Priests frown on bill allowing online weddings
It’s one thing to hear Masses online, but it’s quite another to wed couples virtually.
While the outbreak of the coronavirus disease (COVID-19) has forced everyone to adopt new norms of living and working, Balanga Bishop Ruperto Santos said the pandemic should not change how weddings are performed.
The prelate thumbed down the idea of online weddings after a lawmaker filed a measure in the House of Representatives that would amend the Family Code to allow and honor the validity of marriages done online.
For one thing, Santos said weddings called for two consenting adults. If weddings are to be done virtually, he wondered how priests could be certain that the couple was “not impeded in their free decision to get married.’’
Besides, he said, the parties have to sign a marriage contract after the rites to make it official.
“How can a marriage contract be signed when the three contracting parties, namely, the couple, the celebrating priest and the sponsors, are not present?” he said.
Fr. Jerome Secillano agreed that the couple had to be physically present so the priest could determine whether their consent is freely given.
“Marriage can wait. And if couples are truly for it, there will always be a time for its proper celebration,’’ said the executive secretary of the Catholic Bishops’ Conference of the Philippines’ public affairs committee.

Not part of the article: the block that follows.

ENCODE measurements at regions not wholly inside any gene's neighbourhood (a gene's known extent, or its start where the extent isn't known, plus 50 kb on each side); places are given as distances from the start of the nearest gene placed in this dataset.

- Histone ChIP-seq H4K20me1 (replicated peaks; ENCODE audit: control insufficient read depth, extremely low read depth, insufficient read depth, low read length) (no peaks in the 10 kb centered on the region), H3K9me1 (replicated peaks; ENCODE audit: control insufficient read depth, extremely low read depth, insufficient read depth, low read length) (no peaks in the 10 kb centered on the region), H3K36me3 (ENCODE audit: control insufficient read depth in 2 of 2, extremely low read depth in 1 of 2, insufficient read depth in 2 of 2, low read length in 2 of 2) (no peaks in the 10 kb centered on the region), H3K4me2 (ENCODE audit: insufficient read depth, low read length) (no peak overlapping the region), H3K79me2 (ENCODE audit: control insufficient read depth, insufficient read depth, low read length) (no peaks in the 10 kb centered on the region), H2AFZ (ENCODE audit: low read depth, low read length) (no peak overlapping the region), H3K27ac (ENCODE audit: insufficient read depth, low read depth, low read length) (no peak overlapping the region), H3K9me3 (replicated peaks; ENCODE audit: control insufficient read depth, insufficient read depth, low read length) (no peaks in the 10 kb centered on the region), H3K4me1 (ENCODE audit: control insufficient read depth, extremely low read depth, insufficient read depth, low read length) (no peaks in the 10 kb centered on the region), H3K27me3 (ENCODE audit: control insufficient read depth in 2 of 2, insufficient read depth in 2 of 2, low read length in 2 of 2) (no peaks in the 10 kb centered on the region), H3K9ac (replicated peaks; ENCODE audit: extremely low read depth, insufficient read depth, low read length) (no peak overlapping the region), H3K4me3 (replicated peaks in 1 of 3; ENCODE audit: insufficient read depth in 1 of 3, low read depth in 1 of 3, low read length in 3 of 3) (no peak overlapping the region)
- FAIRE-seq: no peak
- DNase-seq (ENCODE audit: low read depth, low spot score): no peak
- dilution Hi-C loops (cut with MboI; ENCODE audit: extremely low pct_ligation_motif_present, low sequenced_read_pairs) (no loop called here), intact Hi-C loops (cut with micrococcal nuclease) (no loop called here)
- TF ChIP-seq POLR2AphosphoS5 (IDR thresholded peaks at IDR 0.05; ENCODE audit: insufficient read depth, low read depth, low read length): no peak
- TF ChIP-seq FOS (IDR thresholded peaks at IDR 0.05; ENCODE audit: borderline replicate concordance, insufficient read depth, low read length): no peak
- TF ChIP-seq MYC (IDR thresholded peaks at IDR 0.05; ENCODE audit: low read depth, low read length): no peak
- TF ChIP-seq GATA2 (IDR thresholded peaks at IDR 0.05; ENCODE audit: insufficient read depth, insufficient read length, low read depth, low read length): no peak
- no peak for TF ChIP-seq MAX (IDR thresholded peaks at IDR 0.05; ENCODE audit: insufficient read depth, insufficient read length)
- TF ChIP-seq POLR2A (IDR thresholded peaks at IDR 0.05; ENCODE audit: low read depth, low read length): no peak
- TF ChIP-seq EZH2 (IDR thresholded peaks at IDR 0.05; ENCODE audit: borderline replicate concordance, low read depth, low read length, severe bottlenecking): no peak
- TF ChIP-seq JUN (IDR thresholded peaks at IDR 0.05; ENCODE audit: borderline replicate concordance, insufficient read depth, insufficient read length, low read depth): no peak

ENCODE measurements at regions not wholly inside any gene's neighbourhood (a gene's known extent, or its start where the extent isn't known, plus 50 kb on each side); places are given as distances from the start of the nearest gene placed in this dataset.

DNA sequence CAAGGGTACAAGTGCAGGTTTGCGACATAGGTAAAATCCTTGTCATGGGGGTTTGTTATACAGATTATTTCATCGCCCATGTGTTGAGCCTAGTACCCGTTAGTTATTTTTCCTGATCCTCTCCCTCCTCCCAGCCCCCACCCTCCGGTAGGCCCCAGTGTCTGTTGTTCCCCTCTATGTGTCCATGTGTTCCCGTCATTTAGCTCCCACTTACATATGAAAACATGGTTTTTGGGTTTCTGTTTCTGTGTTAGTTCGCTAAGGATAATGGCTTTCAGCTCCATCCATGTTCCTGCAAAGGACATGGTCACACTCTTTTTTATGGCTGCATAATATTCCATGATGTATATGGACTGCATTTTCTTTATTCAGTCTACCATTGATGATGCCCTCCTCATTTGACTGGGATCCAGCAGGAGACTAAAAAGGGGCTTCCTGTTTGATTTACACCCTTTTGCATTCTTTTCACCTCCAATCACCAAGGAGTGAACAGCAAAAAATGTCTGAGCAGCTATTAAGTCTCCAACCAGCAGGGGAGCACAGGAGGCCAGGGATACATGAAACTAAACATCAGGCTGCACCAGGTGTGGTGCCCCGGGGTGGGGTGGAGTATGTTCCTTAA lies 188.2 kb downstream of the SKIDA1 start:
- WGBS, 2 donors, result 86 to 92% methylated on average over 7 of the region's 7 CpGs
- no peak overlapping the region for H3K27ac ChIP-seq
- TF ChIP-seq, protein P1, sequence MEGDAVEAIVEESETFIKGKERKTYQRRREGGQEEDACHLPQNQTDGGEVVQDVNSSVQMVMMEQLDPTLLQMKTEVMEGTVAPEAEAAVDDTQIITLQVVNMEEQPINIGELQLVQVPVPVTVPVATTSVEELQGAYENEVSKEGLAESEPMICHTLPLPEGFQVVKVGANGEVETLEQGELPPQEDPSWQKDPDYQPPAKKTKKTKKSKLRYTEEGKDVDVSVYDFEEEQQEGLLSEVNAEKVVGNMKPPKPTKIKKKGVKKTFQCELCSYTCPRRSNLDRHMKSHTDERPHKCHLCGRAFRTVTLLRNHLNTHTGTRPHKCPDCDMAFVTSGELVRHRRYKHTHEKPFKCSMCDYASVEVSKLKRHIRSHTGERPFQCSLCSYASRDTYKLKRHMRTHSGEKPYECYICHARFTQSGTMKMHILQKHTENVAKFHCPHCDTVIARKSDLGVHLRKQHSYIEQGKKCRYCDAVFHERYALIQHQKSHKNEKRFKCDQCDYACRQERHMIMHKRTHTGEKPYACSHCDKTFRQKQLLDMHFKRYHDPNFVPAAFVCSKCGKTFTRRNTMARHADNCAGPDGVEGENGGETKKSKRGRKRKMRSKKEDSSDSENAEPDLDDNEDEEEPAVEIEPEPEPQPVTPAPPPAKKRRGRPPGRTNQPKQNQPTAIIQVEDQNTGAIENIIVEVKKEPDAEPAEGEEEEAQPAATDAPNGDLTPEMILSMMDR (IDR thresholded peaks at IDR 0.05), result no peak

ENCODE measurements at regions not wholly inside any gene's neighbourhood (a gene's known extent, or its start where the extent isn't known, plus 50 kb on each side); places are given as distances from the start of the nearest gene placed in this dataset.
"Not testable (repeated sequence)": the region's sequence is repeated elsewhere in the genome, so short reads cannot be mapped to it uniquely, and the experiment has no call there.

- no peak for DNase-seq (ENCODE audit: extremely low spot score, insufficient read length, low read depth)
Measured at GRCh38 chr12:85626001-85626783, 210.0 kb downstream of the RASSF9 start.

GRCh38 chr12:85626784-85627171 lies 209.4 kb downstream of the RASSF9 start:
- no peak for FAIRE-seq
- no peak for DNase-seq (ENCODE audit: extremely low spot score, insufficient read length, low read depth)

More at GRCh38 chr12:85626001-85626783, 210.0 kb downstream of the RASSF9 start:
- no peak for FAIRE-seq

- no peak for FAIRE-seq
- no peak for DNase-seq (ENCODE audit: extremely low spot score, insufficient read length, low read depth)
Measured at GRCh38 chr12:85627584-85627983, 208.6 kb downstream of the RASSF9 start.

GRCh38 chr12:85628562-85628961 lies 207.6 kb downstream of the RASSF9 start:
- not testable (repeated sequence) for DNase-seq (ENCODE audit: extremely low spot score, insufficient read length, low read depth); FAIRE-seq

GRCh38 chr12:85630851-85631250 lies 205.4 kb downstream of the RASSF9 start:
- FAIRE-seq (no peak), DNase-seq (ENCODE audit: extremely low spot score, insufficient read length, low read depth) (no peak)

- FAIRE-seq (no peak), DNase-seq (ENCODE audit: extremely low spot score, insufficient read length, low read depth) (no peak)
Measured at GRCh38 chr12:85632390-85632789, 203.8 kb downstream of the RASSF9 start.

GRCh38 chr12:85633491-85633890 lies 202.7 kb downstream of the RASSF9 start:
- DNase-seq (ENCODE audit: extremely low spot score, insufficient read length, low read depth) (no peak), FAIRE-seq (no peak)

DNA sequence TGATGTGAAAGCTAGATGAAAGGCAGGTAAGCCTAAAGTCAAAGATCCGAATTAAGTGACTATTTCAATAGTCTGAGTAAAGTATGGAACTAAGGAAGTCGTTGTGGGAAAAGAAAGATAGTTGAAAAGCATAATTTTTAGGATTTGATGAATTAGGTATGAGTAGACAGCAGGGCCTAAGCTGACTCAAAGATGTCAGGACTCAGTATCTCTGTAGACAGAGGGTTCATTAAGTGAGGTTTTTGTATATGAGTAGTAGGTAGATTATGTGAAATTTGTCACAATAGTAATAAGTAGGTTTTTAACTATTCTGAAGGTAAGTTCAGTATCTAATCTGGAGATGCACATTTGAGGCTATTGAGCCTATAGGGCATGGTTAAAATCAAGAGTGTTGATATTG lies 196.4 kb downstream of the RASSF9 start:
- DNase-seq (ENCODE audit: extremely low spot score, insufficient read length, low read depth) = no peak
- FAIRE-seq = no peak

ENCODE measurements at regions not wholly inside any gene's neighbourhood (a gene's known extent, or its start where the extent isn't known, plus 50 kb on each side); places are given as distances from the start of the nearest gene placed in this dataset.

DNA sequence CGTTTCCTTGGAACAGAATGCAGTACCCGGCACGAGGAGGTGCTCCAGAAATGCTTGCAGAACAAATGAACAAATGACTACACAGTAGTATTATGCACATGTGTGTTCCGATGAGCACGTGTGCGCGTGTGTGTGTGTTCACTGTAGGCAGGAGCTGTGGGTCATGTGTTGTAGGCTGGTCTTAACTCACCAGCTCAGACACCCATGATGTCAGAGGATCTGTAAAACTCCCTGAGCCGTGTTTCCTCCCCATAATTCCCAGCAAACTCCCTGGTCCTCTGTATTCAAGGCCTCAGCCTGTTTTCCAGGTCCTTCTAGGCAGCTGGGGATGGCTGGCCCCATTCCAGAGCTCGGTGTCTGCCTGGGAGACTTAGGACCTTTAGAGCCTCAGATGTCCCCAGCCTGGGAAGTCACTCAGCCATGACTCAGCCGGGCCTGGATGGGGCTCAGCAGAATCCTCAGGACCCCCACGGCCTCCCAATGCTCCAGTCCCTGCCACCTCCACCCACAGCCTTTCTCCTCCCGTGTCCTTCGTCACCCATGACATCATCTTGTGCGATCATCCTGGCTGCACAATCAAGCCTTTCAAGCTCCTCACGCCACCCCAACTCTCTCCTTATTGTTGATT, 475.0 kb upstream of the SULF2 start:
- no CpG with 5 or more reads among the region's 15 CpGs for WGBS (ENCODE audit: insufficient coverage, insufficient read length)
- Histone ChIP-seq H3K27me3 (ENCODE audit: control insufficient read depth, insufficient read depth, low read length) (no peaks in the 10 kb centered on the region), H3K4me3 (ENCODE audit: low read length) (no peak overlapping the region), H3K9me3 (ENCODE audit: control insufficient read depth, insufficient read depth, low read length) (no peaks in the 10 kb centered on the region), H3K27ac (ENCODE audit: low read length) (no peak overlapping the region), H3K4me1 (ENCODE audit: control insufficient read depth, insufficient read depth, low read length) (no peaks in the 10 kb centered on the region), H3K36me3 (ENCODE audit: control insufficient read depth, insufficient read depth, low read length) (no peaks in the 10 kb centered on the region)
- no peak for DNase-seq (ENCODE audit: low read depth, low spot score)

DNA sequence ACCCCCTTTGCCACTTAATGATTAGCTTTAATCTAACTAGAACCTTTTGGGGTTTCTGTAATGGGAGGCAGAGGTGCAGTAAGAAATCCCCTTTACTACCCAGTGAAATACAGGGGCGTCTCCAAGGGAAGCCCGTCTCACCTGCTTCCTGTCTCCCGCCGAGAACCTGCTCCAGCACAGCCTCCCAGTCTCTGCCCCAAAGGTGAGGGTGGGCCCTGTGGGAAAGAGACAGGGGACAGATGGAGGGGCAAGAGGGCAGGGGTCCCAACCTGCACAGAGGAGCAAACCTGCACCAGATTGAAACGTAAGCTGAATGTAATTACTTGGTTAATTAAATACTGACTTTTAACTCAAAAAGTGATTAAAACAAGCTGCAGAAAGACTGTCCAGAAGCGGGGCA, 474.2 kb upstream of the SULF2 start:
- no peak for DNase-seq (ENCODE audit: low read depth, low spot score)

In House Bill No. 7042, Kabayan Rep. Ron Salo wants the legal meaning of personal appearance of the contracting parties to be “liberally construed to include virtual presence or presence through videoconferencing.” He pointed out that this was the new norm in other countries, such as the United States.
Salo, however, did not specify why there was an immediate need to pass this measure other than saying that “anecdotally” there are already couples who have decided to live together “without the benefit of marriage.”
To help curb the spread of the coronavirus, the government has banned mass gatherings, prompting a number of couples to cancel and postpone their weddings.
Given strong family ties among Filipinos, guests in a typical wedding can reach to a hundred, increasing the risk of coronavirus infection, especially if one of them unknowingly carries the virus.
Bishop Santos said a church wedding was not a mere show but rather a “sacrament” and “a celebration of life and love.”
He said that since some areas had already transitioned to less strict community quarantines, weddings could be held in churches, albeit with limited attendees.
In the Archdiocese of Manila, only the bride and the groom, one set of sponsors, and their immediate families are allowed in the ceremony.
Couples living in virus-hit communities should exercise patience and wait for the perfect time to wed, Santos said.
“As they say, love can wait. So we should be patient. We will surely surpass this COVID-19. God, in his perfect time, will give us a cure to this virus,” he said. —WITH A REPORT FROM TINA G. SANTOS INQ
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